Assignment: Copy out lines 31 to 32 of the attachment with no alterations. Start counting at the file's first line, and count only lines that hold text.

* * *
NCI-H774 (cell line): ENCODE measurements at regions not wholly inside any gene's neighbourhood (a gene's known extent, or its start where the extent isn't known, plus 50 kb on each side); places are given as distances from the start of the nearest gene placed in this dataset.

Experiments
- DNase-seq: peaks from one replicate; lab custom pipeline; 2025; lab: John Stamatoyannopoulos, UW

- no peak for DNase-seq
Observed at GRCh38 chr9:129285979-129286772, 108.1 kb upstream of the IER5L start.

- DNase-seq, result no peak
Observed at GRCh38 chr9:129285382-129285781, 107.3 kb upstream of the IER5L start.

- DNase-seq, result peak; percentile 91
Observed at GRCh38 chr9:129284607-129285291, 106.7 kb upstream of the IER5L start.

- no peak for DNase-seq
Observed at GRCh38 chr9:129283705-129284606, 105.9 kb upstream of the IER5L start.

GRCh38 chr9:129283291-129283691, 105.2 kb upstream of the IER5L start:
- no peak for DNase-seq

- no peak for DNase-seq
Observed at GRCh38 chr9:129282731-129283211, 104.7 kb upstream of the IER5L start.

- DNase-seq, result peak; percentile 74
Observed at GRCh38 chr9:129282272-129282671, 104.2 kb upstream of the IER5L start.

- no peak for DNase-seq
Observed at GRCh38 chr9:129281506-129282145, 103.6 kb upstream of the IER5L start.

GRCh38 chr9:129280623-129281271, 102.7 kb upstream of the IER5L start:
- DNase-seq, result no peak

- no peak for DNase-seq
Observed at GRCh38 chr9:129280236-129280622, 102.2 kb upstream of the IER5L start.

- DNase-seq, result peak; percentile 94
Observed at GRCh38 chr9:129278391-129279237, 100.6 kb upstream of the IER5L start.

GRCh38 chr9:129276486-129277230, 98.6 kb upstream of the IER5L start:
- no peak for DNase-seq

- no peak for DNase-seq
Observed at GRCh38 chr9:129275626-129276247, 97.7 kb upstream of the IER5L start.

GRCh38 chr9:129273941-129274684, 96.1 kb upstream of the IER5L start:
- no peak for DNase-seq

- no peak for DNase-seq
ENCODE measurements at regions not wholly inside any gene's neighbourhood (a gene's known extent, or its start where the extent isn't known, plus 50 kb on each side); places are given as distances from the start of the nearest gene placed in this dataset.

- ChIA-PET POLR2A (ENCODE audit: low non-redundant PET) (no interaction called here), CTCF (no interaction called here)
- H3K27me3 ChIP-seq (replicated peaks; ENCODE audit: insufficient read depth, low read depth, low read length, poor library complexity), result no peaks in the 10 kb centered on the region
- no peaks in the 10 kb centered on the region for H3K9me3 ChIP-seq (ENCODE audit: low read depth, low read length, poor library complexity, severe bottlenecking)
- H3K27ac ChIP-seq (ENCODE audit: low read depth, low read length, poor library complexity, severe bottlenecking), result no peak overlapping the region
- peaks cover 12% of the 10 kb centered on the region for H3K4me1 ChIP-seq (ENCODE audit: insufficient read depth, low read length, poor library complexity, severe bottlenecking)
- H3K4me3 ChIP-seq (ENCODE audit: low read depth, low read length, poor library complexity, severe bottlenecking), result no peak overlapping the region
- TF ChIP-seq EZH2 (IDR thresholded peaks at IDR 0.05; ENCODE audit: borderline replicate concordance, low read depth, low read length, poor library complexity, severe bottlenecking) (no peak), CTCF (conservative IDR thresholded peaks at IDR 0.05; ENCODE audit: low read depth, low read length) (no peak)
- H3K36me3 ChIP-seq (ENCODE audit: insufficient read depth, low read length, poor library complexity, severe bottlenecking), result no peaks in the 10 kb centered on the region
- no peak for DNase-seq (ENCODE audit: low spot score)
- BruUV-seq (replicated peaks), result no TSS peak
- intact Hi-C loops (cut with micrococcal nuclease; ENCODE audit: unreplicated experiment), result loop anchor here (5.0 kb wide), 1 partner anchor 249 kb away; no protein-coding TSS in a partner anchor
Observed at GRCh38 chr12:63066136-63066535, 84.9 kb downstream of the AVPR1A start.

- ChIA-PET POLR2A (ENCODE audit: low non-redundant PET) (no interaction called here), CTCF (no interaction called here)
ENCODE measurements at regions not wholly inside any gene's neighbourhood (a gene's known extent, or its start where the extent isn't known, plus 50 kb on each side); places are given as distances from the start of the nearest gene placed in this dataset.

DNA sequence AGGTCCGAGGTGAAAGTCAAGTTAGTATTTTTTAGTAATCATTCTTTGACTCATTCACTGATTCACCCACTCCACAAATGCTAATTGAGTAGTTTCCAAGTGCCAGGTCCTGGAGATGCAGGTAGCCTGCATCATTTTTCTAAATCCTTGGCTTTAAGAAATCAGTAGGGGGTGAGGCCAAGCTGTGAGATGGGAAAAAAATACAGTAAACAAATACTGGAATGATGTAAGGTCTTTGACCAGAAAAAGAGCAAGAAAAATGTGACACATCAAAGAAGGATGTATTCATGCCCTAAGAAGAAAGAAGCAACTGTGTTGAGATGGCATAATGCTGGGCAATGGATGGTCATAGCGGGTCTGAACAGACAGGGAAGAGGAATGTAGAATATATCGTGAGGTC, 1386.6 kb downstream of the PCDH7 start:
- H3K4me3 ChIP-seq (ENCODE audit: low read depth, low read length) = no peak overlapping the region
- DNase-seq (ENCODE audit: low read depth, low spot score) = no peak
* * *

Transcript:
- no peak for DNase-seq

- no peak for DNase-seq